King of Sleep
Good Night was written by John for Julian Lennon, probably during May/June 1968*. You could call it part of John's sleep trilogy with I'm Only Sleeping and I'm So Tired, or a bookend with Good Morning, Good Morning. Either way sleep was a reoccurring theme in Lennon's work – appropriate for some one once dubbed “the laziest man in England”.
The rehearsal tracks on 50th Anniversary reveal Lennon wrote the song using the fingerpicking pattern Donovan taught him in Rishikesh (ticket 59) – making this a brother-song to Julia and Prudence (and Warm Gun).This guitar version with John, Paul and George adding complex vocal harmonies somewhere between 'Because' and 'barbershop quartet' (Take 10 - 0:26) was abandoned* leaving Ringo to rehearse with piano accompaniment from George Martin* in preparation for the orchestral backing (Take 22).
For the second time on a Ringo track the band attempted (then rejected) a spoken intro. Yellow Submarine kicked off with “And we will march to free the day to see them gathered there, from Land O’Groats to John O’Green, from Stepney to Utrecht, to see a yellow submarine, we love it!”. Here Ringo improvises lines like “Put all those toys away. Yes, Daddy will sing a song for you!” or “Cover yourself up, Charlie*. Pull those covers up and off you go to dreamland!”
The finished record has George Martin's fingerprints all over it but it's possible that some of the most 'Martin' moments originated with John. The wonderful instrumental interlude (1:50) is rather baroque in style and the only non-diatonic moment in the song (ticket 28). But the chord movement is clearly there when John is accompanying Ringo on the guitar (Take 10 – 1:32) and less clear when George is on the piano (Take 22 – 2:26). And the backing vocals recorded by the Mike Sammes Singers are well on their way to being 'overlush' in the hands (mouths) of John, Paul and George. None of this disproves 'Big George' having his finger in the pie but we have to credit John with being fully involved, as were the others. It's heart-warming to hear the whole band coaching Ringo as he become the third Beatles to record a 'solo track'*.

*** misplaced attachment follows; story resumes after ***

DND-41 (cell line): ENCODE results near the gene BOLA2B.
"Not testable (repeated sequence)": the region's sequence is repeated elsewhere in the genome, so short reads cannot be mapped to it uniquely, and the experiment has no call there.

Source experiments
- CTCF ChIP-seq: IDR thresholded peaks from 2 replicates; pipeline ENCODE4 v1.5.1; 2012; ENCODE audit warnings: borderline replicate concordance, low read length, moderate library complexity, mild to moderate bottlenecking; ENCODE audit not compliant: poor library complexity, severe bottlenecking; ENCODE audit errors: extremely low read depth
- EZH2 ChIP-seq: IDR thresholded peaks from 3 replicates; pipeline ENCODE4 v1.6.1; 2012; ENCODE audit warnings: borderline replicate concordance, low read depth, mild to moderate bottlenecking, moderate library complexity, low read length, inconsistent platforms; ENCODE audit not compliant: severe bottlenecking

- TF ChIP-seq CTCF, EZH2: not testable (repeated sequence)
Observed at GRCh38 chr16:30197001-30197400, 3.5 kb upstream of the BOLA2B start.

Ditching the piano to play celesta (2:14) George arranged the song for a string section (12 violins, 3 violas, 3 cellos, 1 double bass) 8 singers, 3 flutes, a clarinet, a french horn, a vibraphone and a harp. Sappy or not, it's a beautiful arrangement and totally right for the song*.
Hey Jools, Please Go To Bed
Everything great about this song hinges on it being an 'occasional' song (Ticket 66) - in this case a lullaby. Beyond entertainment or passive listening an occasional song serves a purpose – a national anthem, a birthday song, a football team chant, learning your times-tables. How 'good' it is depends to a large extent on how well it serves that purpose. This song is designed to lull a little loved one to sleep and John makes lyrical and melodic choices that might be bad for your average pop song but are perfect here*.